A natural vantage point next to the Old City of Jerusalem is the Mount of Olives which is 80 meters higher than the old city. Bethlehem is about 10 kilometers south from Jerusalem. Looking south from the Mount of Olives to a star that was barely above the horizon would make the location of Bethlehem on the skyline a natural reference point. Bethlehem was used as a local reference point for the observation of a star. It makes no sense to use a town as a reference point if that town is not in sight…
Why Alpha Crucis
Alpha Crucis (Acrux) of the Southern Cross is one of the brightest stars in the night sky. It was visible before sunrise to the south of Jerusalem during a few weeks of the year in late November and early December about 2000 years ago. It is no longer visible in the southern night sky from Israel/Palestine due to axial precession. Some Astronomers of the time would have known about the star and wanted to gain a better view of it. It is one of the 20 most brightest stars.
Looking south from near Jerusalem, the Magi would have seen Acrux rise in the east and move west. It was not very high above the horizon. The star would have kept moving west until it was no longer visible due to the daylight from the rising sun. The star would have last been visible somewhere over Bethlehem – from the perspective of someone looking south from near Jerusalem during the few weeks in November and December about 2000 years ago. It would have appeared to have stopped BEING VISIBLE over Bethlehem from this perspective.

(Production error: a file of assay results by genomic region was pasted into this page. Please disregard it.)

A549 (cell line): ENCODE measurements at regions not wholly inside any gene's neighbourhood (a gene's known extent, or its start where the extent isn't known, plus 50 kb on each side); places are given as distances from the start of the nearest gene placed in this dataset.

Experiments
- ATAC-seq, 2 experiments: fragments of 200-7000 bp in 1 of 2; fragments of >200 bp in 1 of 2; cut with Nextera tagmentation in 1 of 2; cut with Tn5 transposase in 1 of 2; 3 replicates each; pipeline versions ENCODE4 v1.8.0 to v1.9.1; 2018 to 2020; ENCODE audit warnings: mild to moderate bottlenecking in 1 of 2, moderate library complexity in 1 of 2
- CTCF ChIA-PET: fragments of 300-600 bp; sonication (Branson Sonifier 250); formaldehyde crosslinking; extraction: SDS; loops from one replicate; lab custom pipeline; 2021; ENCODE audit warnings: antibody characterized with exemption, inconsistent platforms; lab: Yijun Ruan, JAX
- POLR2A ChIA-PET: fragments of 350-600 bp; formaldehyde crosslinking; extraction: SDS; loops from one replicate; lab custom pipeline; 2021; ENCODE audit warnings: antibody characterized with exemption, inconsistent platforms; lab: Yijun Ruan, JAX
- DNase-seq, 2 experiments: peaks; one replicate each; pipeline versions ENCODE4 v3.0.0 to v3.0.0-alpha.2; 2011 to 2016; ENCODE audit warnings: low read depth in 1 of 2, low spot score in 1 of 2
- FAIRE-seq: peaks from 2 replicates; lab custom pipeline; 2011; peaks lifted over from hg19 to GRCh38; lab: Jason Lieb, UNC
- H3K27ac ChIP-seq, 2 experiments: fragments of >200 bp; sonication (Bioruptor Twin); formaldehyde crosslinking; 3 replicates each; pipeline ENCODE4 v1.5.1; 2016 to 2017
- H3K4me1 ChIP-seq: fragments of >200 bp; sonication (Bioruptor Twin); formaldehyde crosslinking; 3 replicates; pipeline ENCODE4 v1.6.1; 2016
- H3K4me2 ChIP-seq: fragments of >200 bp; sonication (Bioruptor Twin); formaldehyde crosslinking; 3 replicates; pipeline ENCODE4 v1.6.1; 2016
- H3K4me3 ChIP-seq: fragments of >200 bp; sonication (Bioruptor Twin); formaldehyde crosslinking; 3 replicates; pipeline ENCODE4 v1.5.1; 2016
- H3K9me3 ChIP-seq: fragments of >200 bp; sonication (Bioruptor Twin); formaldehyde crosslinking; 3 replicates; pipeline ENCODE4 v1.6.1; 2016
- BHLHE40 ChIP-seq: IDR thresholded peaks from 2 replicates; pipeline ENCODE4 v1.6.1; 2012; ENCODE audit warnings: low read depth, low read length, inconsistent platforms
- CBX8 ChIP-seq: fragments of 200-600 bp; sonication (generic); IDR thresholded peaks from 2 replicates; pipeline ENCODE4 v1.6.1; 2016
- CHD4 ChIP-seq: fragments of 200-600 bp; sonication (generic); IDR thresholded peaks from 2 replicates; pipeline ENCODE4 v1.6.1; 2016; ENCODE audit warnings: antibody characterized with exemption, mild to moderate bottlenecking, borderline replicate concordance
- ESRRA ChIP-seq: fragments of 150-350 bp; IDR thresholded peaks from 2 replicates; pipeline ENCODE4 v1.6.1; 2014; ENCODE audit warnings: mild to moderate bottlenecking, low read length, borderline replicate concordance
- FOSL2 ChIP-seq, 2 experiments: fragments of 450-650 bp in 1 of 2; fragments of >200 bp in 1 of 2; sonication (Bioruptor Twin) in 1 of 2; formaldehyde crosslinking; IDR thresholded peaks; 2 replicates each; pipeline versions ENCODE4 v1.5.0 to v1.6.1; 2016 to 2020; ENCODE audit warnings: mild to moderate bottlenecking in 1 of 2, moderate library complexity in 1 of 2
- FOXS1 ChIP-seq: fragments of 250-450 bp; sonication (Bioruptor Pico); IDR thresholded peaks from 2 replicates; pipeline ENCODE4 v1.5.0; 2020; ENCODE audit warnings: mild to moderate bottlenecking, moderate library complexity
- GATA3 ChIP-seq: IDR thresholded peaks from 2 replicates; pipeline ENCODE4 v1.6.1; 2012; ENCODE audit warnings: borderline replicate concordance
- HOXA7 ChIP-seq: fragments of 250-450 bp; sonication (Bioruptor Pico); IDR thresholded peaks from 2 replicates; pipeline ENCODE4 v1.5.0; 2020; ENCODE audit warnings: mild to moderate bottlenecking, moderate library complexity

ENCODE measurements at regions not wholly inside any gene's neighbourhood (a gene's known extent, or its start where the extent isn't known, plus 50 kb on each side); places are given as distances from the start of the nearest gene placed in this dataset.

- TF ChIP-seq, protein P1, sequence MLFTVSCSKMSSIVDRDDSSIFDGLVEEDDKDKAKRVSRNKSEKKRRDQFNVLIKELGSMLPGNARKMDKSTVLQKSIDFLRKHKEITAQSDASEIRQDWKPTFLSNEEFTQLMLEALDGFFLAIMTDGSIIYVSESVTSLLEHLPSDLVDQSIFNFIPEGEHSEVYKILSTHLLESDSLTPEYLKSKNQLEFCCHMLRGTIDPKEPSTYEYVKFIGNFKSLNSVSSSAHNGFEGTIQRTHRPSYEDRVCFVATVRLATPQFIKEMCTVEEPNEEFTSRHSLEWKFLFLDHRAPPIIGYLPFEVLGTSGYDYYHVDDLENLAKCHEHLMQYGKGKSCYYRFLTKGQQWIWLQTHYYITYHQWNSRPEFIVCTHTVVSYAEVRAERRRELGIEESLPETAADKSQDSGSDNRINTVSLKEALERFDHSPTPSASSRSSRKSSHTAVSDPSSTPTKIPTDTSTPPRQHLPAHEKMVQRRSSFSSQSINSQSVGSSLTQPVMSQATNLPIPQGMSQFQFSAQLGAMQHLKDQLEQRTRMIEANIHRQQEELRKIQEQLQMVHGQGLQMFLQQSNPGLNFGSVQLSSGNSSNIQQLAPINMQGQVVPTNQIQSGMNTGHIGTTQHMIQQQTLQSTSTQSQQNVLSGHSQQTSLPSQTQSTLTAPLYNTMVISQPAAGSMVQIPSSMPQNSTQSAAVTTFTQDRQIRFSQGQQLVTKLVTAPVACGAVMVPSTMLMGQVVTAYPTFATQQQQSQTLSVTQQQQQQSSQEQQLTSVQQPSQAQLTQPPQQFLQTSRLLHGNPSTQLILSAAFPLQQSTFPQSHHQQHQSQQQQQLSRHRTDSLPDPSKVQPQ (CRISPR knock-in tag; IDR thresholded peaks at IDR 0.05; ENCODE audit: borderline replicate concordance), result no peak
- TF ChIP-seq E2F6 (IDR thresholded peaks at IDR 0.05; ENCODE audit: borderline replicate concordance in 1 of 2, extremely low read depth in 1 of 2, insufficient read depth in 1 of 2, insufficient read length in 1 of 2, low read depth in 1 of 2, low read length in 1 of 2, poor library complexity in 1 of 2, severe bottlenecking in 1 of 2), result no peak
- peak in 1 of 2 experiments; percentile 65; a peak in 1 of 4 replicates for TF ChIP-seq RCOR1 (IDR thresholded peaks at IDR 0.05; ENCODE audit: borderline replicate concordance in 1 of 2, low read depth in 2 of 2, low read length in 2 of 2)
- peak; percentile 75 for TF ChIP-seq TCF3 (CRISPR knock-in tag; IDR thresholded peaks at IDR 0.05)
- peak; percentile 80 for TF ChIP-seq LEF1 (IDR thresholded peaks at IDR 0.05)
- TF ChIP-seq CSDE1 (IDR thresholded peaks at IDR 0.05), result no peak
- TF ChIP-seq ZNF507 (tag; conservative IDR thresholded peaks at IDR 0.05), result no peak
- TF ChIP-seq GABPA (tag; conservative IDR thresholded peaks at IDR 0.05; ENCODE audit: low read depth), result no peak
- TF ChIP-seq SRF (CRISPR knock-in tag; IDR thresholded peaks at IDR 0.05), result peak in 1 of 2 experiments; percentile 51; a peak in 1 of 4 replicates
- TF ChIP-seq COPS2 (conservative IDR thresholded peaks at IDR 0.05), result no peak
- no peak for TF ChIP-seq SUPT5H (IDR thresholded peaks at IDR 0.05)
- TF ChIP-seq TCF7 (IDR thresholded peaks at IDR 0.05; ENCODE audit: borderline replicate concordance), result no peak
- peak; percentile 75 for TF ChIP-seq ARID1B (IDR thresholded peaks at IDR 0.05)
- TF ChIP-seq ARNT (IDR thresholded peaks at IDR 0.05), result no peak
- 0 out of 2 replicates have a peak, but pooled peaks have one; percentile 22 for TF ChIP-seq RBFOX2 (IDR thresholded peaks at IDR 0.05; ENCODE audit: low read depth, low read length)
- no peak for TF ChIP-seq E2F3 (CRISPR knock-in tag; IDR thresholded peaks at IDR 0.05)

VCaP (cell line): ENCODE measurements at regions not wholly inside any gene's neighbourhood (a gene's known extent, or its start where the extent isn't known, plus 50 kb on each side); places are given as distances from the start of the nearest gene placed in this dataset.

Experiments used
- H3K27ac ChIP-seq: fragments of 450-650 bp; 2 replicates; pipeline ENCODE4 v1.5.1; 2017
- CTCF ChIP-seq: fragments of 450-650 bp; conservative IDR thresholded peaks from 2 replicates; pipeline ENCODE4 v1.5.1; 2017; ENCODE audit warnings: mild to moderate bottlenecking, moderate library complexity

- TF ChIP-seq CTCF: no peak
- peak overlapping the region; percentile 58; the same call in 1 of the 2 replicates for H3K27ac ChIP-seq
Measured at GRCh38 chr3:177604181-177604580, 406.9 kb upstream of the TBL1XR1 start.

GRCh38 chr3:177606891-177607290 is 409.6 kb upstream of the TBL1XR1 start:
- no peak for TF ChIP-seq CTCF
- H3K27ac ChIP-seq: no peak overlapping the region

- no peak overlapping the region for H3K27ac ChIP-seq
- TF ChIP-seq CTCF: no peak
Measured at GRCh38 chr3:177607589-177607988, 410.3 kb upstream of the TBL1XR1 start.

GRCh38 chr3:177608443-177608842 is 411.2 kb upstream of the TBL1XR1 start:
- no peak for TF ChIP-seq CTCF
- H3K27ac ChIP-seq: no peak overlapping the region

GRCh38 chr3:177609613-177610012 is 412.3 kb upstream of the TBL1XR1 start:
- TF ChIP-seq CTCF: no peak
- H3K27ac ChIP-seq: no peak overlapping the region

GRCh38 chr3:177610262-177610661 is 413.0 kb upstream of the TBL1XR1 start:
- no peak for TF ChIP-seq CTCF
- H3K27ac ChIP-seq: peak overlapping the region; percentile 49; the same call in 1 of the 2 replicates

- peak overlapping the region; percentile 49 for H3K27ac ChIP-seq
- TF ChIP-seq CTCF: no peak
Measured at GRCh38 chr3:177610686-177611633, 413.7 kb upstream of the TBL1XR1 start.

The Magi may have been astronomers who were specifically trying to gain a good view of this star, given that it would gradually disappear from view in their everyday vicinity due to axial precession. They would have wanted to travel to a high mountain in a location that was safe from bandits; they would have been careful to travel between cities and towns. From Jerusalem, the three Magi continued traveling south to follow the star. Bethlehem is higher than Jerusalem and would have provided a better vantage point of a star which was visible only just above the horizon for a few hours before daybreak for only a few weeks of the year.
The meaning behind this explanation may not match the traditional meanings of the Bethlehem Star in Christianity. As a symbol, however, this new interpretation of the Bethlehem Star would provide a new meaning in the modern world about the life of Jesus.
The star would have risen each year and would have been unremarkable for the people of Jerusalem. The court of Herod obviously thought the Magi were speaking about something else. The enthusiasm of the Magi was like that of people who had waited all their lives to see something special and unique that knew about and that they were willing to travel through dangerous lands to glimpse. The Southern Cross features in the night sky of the southern hemisphere and is one of the only constellations to feature by itself on a national flag (the Australian and New Zealand flags are two examples). The Southern Cross is indeed a special constellation.
Some more details to the reasoning
The Wikipedia entry lists the conventional explanations for the Star of Bethlehem.
One problem with the conventional interpretations is that a conjunction of planets can be seen almost anywhere. There is no reason to go to Jerusalem or Bethlehem to see a planetary conjunction. From Jerusalem, a planetary conjunction would be nowhere near Bethlehem as a landmark on the horizon. The Magi could have pointed directly at the stars and planets on the ecliptic and the people in Herod’s court would have certainly known about the wandering planets. There would have been no confusion. And astrological reasoning about regal stars being associated with certain marginal tribes can sound silly at times. Every culture would have significant associations for prominent stars like Regulus. The Magi were from a different culture.